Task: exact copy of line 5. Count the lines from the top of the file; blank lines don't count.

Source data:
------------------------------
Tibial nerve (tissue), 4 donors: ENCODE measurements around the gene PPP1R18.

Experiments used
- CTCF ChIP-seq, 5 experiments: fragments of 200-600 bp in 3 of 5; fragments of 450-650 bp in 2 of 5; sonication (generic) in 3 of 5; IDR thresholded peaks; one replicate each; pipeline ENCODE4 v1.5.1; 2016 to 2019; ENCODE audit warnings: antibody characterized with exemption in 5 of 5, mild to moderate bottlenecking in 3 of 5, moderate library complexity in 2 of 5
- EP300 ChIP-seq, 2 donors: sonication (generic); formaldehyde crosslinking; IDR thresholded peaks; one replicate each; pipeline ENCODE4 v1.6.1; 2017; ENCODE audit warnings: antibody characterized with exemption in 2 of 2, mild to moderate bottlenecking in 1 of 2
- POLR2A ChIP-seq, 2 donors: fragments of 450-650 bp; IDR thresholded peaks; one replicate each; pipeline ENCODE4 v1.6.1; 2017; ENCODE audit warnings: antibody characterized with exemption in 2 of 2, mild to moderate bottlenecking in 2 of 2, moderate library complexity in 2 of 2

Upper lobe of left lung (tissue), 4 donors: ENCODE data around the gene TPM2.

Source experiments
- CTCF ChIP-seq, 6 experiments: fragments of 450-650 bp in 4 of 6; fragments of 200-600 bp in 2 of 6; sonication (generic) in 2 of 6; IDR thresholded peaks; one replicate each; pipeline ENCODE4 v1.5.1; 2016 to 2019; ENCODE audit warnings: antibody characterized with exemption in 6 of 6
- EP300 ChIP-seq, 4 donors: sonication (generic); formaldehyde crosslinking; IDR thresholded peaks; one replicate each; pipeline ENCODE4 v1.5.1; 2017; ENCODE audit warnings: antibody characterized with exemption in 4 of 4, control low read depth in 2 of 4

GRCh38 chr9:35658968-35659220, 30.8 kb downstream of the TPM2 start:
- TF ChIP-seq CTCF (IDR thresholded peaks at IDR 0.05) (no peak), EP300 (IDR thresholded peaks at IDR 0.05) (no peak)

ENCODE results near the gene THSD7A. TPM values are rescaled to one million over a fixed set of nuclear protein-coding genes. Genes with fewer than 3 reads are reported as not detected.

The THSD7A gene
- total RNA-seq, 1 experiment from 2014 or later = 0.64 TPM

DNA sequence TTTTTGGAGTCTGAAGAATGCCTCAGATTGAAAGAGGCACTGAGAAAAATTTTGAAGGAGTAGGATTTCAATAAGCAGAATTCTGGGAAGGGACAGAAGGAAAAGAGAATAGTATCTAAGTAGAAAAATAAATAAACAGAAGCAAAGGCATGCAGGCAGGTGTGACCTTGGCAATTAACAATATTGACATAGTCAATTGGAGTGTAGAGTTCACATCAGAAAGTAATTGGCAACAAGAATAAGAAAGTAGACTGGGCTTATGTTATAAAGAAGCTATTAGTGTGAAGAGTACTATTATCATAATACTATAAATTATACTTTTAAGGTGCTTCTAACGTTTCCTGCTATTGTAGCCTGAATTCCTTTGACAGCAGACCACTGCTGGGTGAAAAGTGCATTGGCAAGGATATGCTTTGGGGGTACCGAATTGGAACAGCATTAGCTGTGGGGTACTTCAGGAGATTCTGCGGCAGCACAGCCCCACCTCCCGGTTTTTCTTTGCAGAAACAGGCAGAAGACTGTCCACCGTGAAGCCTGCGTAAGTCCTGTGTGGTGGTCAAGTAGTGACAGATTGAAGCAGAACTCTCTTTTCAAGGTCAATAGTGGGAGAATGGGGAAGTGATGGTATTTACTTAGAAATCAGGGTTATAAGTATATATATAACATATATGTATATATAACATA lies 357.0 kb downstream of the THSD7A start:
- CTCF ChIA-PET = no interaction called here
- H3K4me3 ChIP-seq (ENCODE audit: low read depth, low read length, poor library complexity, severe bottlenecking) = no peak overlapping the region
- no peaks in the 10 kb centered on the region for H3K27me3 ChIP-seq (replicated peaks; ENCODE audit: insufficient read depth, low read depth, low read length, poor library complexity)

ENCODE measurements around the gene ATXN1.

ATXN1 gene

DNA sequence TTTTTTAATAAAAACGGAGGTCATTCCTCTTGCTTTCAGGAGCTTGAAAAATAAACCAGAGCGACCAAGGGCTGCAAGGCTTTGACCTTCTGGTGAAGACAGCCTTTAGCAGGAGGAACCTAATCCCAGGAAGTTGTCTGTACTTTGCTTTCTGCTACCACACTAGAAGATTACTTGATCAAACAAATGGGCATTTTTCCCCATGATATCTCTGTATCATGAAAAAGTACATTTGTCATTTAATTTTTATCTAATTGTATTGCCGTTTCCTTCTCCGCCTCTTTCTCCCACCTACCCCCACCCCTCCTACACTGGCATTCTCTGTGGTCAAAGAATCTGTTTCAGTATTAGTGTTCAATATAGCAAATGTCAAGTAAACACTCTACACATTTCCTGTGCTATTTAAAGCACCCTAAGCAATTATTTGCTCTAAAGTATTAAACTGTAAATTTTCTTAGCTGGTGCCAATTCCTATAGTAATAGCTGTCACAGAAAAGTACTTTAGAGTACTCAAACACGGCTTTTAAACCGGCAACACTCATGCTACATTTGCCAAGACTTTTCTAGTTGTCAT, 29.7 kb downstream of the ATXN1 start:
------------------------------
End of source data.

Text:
- POLR2A ChIP-seq, 2 donors: fragments of 450-650 bp; IDR thresholded peaks; one replicate each; pipeline ENCODE4 v1.6.1; 2017; ENCODE audit warnings: antibody characterized with exemption in 2 of 2, mild to moderate bottlenecking in 2 of 2, moderate library complexity in 2 of 2